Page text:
NEW YORK (Reuters) - New York Times Co. NYT.N investors should not expect the Sulzberger family to change the way it runs the company despite pressure to scrap its dual-class share structure, a close adviser to the publisher said on Wednesday.
“There’s no possibility of it changing,” Quadrangle Group managing principal Steven Rattner told the Reuters Hedge Funds and Private Equity Summit. “I don’t think this is a situation where you’re going to find some surprise ending to the story.”
Rattner’s comments came amid speculation that private equity buyers are circling the struggling company under pressure from a big shareholder to shake up the media group.
Rattner, a longtime adviser to the paper, said the dual structure does not prohibit an investor from taking a stake in the company, but added that the company has no interest in going private.
“The Times has been clear about their interest in going private. It doesn’t appear to be particularly attractive,” he said, adding such a deal would only create a new set of problems.
Two influential proxy advisory firms have recommended Times’ shareholders withhold their votes from a slate of board directors at an April 24 annual meeting.
The Ochs-Sulzberger family, led by company Chairman and Publisher Arthur Sulzberger Jr., is the main holder of New York Times Class B shares, allowing them to choose 9 of 13 directors. Class A shareholders elect the rest of the board.
Institutional Shareholder Services and Glass Lewis & Co. have criticized the Times’ structure as contributing to poor performance and demanded a separation of the roles of chairman and publisher.
Their recommendation bolsters the view of several significant shareholders, including Morgan Stanley money manager Hassan Elmasry, who have taken the company to task over governance practices and a falling share price.
Times stock has fallen 4.9 percent in the past year, and by more than 30 percent in the past two years.
While the newspaper industry grapples with a migration of readers to the Internet and declining advertising, the Times may have to come up with better answers to ease shareholder concerns, said Rattner, a former Times journalist and a friend of Sulzberger.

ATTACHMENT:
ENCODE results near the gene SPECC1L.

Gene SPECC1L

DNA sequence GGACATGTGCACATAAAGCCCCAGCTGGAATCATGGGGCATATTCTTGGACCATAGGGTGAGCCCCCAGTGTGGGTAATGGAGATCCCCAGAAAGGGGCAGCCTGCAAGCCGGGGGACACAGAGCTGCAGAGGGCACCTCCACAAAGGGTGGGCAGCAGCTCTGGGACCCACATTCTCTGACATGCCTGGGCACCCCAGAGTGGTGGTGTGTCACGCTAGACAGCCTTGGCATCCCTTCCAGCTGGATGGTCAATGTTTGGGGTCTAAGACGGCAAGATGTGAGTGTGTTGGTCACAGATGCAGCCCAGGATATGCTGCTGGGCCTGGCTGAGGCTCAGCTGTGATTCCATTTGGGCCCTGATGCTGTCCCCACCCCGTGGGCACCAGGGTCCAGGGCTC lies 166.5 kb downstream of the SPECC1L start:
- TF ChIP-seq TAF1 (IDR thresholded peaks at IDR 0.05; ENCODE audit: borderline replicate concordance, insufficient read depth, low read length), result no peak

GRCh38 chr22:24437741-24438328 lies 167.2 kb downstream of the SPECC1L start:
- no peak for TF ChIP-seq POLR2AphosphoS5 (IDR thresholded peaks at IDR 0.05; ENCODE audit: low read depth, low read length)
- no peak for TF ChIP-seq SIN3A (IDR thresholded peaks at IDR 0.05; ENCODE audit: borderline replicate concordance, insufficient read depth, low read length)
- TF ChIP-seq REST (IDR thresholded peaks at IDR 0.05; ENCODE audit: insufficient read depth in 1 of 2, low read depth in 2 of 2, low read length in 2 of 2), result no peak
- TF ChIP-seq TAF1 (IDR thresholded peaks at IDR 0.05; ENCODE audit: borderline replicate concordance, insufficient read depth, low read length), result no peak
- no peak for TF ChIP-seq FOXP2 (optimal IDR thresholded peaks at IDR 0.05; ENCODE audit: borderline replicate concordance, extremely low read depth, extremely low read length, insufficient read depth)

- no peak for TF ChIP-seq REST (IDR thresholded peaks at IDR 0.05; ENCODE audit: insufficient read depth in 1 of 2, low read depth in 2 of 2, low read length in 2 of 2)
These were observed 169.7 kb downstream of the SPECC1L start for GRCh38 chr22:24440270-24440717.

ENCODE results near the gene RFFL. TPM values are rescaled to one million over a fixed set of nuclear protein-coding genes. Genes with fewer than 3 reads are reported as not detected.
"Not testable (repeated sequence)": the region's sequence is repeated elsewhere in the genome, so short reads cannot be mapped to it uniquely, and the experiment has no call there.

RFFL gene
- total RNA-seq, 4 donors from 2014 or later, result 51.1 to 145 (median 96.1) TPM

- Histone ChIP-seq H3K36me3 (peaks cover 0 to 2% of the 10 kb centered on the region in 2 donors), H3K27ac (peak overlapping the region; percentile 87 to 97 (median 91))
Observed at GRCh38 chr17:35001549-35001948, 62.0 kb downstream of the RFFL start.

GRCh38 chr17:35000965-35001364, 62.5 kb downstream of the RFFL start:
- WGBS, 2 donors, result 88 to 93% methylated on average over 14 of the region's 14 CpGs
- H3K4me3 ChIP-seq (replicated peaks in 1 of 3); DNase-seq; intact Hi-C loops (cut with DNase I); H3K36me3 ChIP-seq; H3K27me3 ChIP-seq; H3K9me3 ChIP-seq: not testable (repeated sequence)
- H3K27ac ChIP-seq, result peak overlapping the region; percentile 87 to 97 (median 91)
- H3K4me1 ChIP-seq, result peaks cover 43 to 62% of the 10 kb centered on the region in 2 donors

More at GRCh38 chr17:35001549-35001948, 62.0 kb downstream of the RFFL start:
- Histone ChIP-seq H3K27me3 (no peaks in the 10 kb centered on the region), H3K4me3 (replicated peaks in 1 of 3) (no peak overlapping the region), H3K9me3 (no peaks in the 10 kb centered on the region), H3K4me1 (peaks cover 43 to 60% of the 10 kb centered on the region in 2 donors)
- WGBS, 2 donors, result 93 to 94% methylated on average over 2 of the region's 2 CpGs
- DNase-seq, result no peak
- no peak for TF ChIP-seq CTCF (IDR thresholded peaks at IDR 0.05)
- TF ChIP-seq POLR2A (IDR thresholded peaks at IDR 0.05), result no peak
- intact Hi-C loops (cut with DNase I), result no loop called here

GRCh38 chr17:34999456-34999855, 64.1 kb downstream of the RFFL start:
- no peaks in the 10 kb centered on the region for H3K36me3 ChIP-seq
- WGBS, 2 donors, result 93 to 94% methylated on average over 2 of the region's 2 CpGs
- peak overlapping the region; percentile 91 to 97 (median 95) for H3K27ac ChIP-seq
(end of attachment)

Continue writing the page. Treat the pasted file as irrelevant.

“There have to be other solutions beyond simply saying to shareholders, you know, ‘tough luck,’ and I think everybody at the Times agrees with that,” he said.
At the same time, shareholders know when they buy into media companies such as the Times or Washington Post Co. WPO.N that the families that run them have more say.
“If you buy the shares knowing all this and you’re unhappy, your right is to leave,” he said. “It was never part of the deal that they would have the right to change the governance structure.”
Other newspaper companies, including Knight Ridder Inc., and Tribune Co. TRB.N, have pursued a sale of the company or conducted major overhauls in response to shareholder concerns.
That, in turn, has led journalists and media experts to worry about the future of the U.S. news business.
“I do think it’s an important thing to have in a free country,” Rattner said. “But I do think that the business model of the typical newspaper in America and probably globally is very questionable at the moment.”
Family control is seen as one way to let the Times deliver the news with staff and budgets that it deems appropriate, regardless of Wall Street pressure to cut costs.
“I do think (the Times) is a very, very important institution that needs to be preserved and protected,” Rattner said.
Chicago real estate magnate Sam Zell beat out two Los Angeles billionaires in a deal earlier this month to take media company Tribune Co. TRB.N private, saddling it with $8.4 billion of new debt. The deal includes an employee ownership plan, financed by company contributions to an employee stock option plan and debt.
“The Tribune deal is a very clever deal,” Rattner said. “They’ve made the government their partner through tax advantages via the ESOP (employee stock ownership plan). There is significant risk in the equity. Whether it’s a prudent investment is still to be seen,” Rattner added, saying that he did have concerns about employees giving up part of their pension plans to invest in the company.
An ESOP is an employee benefit plan that makes the employees of a company the owners of stock in that company.
Additional reporting by Michael Flaherty
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